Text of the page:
by Dan Hodges
Strikes. Splits in the shadow cabinet over the response to strikes. Anger from the unions at Ed Miliband’s response to the strikes.
Welcome to leader of the opposition’s question time.
David Cameron, helpfully, offered to field some of the questions on Ed Miliband’s behalf. What message, Karen Lumley from Redditch asked, should be sent to the teachers in her constituency who weren’t going on strike. ‘Scabs!’ screamed the prime minister. Actually, he didn’t. ‘I would congratulate them on doing the right thing and keeping their school open’, he said.
Ed Miliband stood up confidently. He knew how to play this game. Week after week he fired questions pointlessly across the dispatch box. Week after week David Cameron refused to answer them.
He wasn’t going to be talking about strikes. He was going to be talking about the issues that really mattered to people. Like how many people under the height of 5 ft 6 were employed in the NHS. Or something like that.
David Cameron looked weary. Of course he didn’t know the answer to that. That was a question on detail. He didn’t do detail. Anyway it wasn’t his job to answer the questions today.
No problem said Ed Miliband. ‘Let me give him the answer to the question’. This was fun. Ed Miliband question time. He asked the questions. He answered the questions. Perhaps if he could catch John Bercow’s eye he’d let him have a go at being Speaker as well; ‘Order! Will the leader of the opposition stop interrupting the leader of the opposition. Let the leader of the opposition speak’.
By now David Cameron was becoming frustrated at Ed Miliband’s evasiveness. Mainly because he was actually proving quite good at it. ‘What the whole country will have noticed’, the prime minister taunted, ‘is that at a time when people are worried about strikes he can’t ask about strikes because he’s in the pockets of the unions’.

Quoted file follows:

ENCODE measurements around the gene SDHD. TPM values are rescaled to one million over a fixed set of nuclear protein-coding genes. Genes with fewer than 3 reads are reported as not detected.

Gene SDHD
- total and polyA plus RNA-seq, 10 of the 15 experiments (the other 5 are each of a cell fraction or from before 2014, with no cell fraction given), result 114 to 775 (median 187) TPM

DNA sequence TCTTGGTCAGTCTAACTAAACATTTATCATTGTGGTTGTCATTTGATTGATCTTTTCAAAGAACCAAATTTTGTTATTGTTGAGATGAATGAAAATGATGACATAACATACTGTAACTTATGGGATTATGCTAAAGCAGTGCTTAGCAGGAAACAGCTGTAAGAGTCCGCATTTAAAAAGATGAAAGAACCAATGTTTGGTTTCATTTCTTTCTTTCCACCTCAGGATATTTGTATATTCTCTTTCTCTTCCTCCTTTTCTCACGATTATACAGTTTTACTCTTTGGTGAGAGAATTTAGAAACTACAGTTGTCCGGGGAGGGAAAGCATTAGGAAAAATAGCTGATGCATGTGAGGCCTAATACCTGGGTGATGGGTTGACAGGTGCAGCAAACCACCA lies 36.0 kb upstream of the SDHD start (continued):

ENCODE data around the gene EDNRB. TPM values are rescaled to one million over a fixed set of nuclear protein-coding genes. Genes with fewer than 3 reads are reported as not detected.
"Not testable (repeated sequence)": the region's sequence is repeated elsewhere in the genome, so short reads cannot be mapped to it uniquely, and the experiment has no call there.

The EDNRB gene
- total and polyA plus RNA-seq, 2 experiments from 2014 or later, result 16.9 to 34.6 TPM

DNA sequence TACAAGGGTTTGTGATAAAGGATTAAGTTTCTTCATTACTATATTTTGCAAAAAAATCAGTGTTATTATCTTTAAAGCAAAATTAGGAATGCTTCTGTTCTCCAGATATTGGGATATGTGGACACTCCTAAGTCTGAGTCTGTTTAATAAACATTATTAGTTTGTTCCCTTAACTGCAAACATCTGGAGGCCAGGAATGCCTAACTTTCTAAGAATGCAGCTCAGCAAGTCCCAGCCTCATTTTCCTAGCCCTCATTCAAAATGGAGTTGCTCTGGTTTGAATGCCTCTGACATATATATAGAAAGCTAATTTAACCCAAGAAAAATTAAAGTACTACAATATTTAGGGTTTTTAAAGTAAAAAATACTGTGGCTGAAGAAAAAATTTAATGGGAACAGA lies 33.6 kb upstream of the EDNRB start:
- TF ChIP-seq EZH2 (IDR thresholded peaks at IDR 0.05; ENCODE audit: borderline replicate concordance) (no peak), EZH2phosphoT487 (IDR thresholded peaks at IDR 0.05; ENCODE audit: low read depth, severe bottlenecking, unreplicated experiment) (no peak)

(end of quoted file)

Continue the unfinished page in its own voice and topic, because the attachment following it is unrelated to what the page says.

Ed Miliband rolled his eyes. Dear oh dear. Was this the best the prime minister could do?
Apparently it was. ‘He can’t talk about the economy, because of his ludicrous plan for tax cuts’, shouted Cameron. There was another first, a Tory prime minister attacking a Labour leader for cutting taxes because he was in hock to militant trade unionists.
Just when it looked as if things couldn’t possibly get any more surreal, up popped someone called Guto Beeb. ‘Would the prime minister agree’, asked the Conservative member for Aberconwy, ‘that Aneurin Bevan would be turning in his grave as he sees a Conservative secretary of state increasing spending on health in England whilst a Labour government in Cardiff cuts spending on NHS’.
He’d love to. But first he had to check with the chair. Was it in order, he asked, ‘to talk about Labour’s record in Wales?’.
On the other side Ed Miliband sat serenely. If the prime minister fancied answering questions about Labour policy he was welcome to.
Leader of the opposition’s question time was proving quite fun. A chap could get quite used to this.
Dan Hodges is contributing editor of Labour Uncut.